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Our great example, the life of our blessed Lord himself, what was it but one continual exercise of labour ? His mind did ever stand bent in careful attention, studying to do good. His body was ever moving in wearisome travel to the same divine intent.
If we yet soar farther in our meditation to the superior regions, we shall there find the blessed inhabitants of heaven, the courtiers and ministers of God, very busy and active; they do vigilantly wait on God's throne in readiness to receive and to despatch his commands ; they are ever on the wing, and fly about like lightning “ to do his pleasure.” They are attentive to our needs, and ever ready to protect, to assist, to relieve us! Especially, they are diligent guardians and succourers of good men; "officious spirits, sent forth to minister for the heirs of salvation :” so even the seat of perfect rest is no place of idleness.
Yea, God himself, although immov
ably and infinitely happy, is yet immensely careful and everlastingly busy ; he rested once from that great work of creation; but yet “ My Father,” saith our Lord, “ worketh still;" and he never will rest from his works of providence and of grace.
His eyes continue watchful over the world, and his hands stretched out in upholding it. He hath a singular regard to every creature, supplying the needs of each, and “ satisfying the desires of all.”
And shall we alone be idle, while all things are so busy? Shall we keep our hands in our bosom, or stretch ourselves on our beds of laziness, while all the world about us is hard at work in pursuing the designs of its creation? Shall we be wanting to ourselves, while so many things labour for our benefit ? Shall not such a cloud of examples stir us to some industry?
Not to comply with so universal a practice, to cross all the world, to disagree with every crea
ture, is it not very monstrous and extravagant ?
I shall close all this discourse with that at which, in pitching on this subject, I chiefly did aim, an application exhortatory to ourselves, urging the practice of this virtue by considerations peculiar to us as scholars, and derived from the nature of our calling. But the doing this requiring a larger discourse than the time now will allow of, I shall reserve it to another occasion; adding only one consideration more.
13. Lastly, if we consider, we shall find the root and source of all the inconveniences, the mischiefs, the wants of which we are so apt to complain, to be our sloth ; and that there is hardly any of them, which commonly we might not easily prevent or remove by industry. Why is any man a beggar, why contemptible, why ignorant, why vicious, why miserable? Why, but for this one reason, because he is slothful; because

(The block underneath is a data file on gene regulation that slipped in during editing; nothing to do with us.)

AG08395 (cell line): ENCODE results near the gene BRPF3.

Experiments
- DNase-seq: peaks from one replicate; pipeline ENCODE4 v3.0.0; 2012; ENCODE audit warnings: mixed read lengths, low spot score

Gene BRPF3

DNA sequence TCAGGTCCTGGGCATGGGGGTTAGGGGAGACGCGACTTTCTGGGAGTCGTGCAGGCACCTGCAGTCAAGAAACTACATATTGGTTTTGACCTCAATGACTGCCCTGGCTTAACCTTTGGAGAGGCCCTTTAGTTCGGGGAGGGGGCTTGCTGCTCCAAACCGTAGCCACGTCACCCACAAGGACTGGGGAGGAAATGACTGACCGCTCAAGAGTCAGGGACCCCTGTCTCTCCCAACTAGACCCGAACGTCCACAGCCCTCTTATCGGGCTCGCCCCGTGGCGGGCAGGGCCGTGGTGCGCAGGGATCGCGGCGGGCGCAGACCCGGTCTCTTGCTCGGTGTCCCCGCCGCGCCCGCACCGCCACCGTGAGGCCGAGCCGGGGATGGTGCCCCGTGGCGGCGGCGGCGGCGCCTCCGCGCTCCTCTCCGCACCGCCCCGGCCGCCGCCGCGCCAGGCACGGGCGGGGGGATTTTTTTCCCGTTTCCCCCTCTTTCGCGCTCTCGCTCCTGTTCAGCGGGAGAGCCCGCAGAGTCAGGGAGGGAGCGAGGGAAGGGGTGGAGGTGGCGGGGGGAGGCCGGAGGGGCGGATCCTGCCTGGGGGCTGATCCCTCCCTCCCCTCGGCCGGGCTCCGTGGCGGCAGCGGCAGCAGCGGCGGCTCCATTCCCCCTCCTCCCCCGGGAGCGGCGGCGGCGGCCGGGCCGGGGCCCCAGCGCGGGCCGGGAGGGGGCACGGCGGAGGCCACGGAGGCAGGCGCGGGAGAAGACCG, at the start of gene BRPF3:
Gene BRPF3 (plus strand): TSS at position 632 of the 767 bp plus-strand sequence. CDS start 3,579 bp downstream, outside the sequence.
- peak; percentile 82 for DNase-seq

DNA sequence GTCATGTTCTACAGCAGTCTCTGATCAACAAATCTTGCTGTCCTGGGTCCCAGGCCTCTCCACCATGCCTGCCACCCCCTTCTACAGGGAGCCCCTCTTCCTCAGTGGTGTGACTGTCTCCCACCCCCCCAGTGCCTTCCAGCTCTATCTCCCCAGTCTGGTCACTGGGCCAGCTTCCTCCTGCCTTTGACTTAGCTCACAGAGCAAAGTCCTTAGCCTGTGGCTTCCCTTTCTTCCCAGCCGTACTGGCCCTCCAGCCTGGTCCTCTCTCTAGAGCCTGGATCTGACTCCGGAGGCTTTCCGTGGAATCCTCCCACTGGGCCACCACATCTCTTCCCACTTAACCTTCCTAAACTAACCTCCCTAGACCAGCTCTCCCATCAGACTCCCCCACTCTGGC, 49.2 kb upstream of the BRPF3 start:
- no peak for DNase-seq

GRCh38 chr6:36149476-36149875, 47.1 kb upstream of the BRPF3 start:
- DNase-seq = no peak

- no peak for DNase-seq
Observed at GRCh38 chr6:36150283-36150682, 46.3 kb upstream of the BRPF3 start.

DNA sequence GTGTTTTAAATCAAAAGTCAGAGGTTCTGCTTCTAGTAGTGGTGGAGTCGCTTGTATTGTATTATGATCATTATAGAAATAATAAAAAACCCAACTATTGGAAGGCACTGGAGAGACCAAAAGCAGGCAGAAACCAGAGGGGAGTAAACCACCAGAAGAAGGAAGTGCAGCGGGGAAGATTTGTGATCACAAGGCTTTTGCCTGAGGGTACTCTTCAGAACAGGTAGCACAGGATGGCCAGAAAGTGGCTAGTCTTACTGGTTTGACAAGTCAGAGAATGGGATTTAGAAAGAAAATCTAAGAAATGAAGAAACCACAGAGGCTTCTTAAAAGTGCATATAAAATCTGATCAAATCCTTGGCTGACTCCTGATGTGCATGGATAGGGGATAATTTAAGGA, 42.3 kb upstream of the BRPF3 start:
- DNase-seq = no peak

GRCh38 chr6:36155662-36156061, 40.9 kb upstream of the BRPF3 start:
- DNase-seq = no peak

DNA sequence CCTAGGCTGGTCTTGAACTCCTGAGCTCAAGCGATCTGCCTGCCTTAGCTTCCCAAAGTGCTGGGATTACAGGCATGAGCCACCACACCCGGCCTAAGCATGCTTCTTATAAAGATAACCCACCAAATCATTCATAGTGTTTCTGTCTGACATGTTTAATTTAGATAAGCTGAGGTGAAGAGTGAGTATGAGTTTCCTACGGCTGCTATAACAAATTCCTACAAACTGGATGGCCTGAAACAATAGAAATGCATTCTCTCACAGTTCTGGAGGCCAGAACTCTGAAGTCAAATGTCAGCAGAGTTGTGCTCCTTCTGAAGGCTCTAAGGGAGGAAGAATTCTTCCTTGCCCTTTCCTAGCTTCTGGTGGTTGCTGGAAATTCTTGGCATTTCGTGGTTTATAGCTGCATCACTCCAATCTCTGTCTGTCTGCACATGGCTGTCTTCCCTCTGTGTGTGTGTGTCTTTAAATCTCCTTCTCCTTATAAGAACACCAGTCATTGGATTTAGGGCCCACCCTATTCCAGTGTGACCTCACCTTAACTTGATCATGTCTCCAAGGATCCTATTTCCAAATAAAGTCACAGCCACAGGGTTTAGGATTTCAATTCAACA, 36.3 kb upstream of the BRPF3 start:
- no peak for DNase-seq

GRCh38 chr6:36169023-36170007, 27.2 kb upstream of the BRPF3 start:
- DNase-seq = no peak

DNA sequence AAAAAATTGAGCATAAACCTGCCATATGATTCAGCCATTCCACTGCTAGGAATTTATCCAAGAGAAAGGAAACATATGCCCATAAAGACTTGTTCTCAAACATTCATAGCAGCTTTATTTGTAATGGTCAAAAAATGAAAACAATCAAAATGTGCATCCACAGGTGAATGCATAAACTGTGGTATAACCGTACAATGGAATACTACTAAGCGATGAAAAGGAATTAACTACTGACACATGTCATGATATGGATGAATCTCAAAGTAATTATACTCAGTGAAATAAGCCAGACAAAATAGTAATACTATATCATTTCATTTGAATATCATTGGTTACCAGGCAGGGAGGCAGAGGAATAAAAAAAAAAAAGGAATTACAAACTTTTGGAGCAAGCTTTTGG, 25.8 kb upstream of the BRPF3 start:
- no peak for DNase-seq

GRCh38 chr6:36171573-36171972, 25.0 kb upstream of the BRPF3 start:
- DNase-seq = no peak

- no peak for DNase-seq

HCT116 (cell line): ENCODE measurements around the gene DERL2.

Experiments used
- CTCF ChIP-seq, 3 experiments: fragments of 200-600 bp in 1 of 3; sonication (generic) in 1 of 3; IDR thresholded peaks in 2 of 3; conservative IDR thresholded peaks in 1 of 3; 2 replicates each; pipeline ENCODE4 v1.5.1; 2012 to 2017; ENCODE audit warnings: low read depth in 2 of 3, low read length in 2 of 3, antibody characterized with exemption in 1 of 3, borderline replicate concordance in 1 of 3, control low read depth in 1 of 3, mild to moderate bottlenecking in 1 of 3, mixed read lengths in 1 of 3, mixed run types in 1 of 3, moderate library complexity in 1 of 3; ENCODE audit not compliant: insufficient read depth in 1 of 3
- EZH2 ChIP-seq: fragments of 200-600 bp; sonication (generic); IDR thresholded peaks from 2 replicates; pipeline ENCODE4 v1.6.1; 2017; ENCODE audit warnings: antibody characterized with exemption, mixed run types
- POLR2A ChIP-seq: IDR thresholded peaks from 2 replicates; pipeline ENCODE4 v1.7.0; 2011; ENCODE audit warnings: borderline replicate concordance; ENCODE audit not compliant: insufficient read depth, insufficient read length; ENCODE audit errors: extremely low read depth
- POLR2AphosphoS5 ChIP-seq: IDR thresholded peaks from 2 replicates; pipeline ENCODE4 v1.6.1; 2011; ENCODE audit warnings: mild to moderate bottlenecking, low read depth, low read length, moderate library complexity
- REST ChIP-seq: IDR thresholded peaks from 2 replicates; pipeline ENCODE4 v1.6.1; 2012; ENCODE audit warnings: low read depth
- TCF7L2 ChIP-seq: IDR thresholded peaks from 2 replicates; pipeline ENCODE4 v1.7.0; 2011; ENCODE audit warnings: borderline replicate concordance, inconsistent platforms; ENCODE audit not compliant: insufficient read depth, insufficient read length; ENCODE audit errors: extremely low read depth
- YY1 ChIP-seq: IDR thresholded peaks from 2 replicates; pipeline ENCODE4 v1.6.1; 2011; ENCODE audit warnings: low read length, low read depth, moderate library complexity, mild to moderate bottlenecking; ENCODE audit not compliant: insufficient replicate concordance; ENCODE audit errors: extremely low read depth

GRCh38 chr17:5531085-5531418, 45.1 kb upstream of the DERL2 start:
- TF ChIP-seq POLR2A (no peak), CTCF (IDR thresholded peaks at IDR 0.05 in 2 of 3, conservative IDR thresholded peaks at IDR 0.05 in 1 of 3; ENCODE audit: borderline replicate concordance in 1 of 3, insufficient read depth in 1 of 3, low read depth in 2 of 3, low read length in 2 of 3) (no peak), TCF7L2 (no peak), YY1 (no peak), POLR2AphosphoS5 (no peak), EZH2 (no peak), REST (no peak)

he will not labour to rid himself of those evils ? What could we want, if we, would but take the pains to seek it, either by our industry, or by our devotion? For where the first will not do, the second cannot fail to procure any good thing from him, who giveth “ to all men liberally,” and hath promised to supply the defect of our ability by his free bounty; so that if we join these two industries (industrious action, and industrious prayer), there is nothing in the world so good, or so great, of which, if we are capable, we may not assuredly become masters; and even for industry itself, especially in the performance of all our duties towards God, let us industriously pray: even so, “ The God of peace sanctify us wholly, and make us perfect in every good work to do his will, working in us that which is wellpleasing in his sight; through our blessed Saviour Jesus Christ, to whom for ever be all glory and praise.” Amen.
IN OUR GENERAL CALLING, AS CHRISTIANS.
Rom. xii. 11.
Not slothful in Business.
Industry is a very eminent virtue, being an ingredient, or the parent, of all other virtues, of constant use upon all occasions, and having influence upon all our affairs.
For it is in our nature framed; all our powers of soul and body being fitted for it, tending to it, requiring it for their preservation and perfection.
We were designed for it in our first happy state; and upon our lapse thence